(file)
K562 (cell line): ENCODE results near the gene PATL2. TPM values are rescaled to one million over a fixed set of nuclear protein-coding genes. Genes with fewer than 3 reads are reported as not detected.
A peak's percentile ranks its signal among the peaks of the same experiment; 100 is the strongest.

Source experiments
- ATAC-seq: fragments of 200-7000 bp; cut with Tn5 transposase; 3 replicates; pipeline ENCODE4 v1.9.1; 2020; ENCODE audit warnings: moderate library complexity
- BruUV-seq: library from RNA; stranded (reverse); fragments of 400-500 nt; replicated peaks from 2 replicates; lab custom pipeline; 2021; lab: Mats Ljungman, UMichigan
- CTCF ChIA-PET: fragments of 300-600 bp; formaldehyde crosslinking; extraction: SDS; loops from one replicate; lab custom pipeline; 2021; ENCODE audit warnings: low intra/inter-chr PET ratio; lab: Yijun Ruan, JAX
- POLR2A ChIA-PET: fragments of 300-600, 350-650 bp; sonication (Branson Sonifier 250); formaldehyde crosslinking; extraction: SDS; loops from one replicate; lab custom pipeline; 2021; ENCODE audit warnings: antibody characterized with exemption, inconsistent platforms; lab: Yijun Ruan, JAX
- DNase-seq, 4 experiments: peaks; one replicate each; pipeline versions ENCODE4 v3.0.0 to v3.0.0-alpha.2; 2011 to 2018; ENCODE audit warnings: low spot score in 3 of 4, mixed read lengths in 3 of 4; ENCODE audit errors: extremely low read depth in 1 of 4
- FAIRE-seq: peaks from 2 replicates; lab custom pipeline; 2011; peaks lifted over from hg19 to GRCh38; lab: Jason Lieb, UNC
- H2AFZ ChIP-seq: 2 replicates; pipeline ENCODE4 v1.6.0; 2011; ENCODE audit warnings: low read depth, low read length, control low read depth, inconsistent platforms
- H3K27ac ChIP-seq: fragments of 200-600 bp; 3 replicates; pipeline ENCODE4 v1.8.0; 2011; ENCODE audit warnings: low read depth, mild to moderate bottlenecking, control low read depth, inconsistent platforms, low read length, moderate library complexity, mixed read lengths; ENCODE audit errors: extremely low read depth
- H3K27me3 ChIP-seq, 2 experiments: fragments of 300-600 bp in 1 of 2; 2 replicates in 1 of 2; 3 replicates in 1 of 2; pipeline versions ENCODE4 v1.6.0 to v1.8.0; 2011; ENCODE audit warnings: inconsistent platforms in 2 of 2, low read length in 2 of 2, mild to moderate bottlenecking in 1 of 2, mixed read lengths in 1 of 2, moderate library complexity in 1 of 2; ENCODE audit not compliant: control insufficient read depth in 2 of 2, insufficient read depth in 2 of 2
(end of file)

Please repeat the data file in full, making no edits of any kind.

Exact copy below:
K562 (cell line): ENCODE results near the gene PATL2. TPM values are rescaled to one million over a fixed set of nuclear protein-coding genes. Genes with fewer than 3 reads are reported as not detected.
A peak's percentile ranks its signal among the peaks of the same experiment; 100 is the strongest.

Source experiments
- ATAC-seq: fragments of 200-7000 bp; cut with Tn5 transposase; 3 replicates; pipeline ENCODE4 v1.9.1; 2020; ENCODE audit warnings: moderate library complexity
- BruUV-seq: library from RNA; stranded (reverse); fragments of 400-500 nt; replicated peaks from 2 replicates; lab custom pipeline; 2021; lab: Mats Ljungman, UMichigan
- CTCF ChIA-PET: fragments of 300-600 bp; formaldehyde crosslinking; extraction: SDS; loops from one replicate; lab custom pipeline; 2021; ENCODE audit warnings: low intra/inter-chr PET ratio; lab: Yijun Ruan, JAX
- POLR2A ChIA-PET: fragments of 300-600, 350-650 bp; sonication (Branson Sonifier 250); formaldehyde crosslinking; extraction: SDS; loops from one replicate; lab custom pipeline; 2021; ENCODE audit warnings: antibody characterized with exemption, inconsistent platforms; lab: Yijun Ruan, JAX
- DNase-seq, 4 experiments: peaks; one replicate each; pipeline versions ENCODE4 v3.0.0 to v3.0.0-alpha.2; 2011 to 2018; ENCODE audit warnings: low spot score in 3 of 4, mixed read lengths in 3 of 4; ENCODE audit errors: extremely low read depth in 1 of 4
- FAIRE-seq: peaks from 2 replicates; lab custom pipeline; 2011; peaks lifted over from hg19 to GRCh38; lab: Jason Lieb, UNC
- H2AFZ ChIP-seq: 2 replicates; pipeline ENCODE4 v1.6.0; 2011; ENCODE audit warnings: low read depth, low read length, control low read depth, inconsistent platforms
- H3K27ac ChIP-seq: fragments of 200-600 bp; 3 replicates; pipeline ENCODE4 v1.8.0; 2011; ENCODE audit warnings: low read depth, mild to moderate bottlenecking, control low read depth, inconsistent platforms, low read length, moderate library complexity, mixed read lengths; ENCODE audit errors: extremely low read depth
- H3K27me3 ChIP-seq, 2 experiments: fragments of 300-600 bp in 1 of 2; 2 replicates in 1 of 2; 3 replicates in 1 of 2; pipeline versions ENCODE4 v1.6.0 to v1.8.0; 2011; ENCODE audit warnings: inconsistent platforms in 2 of 2, low read length in 2 of 2, mild to moderate bottlenecking in 1 of 2, mixed read lengths in 1 of 2, moderate library complexity in 1 of 2; ENCODE audit not compliant: control insufficient read depth in 2 of 2, insufficient read depth in 2 of 2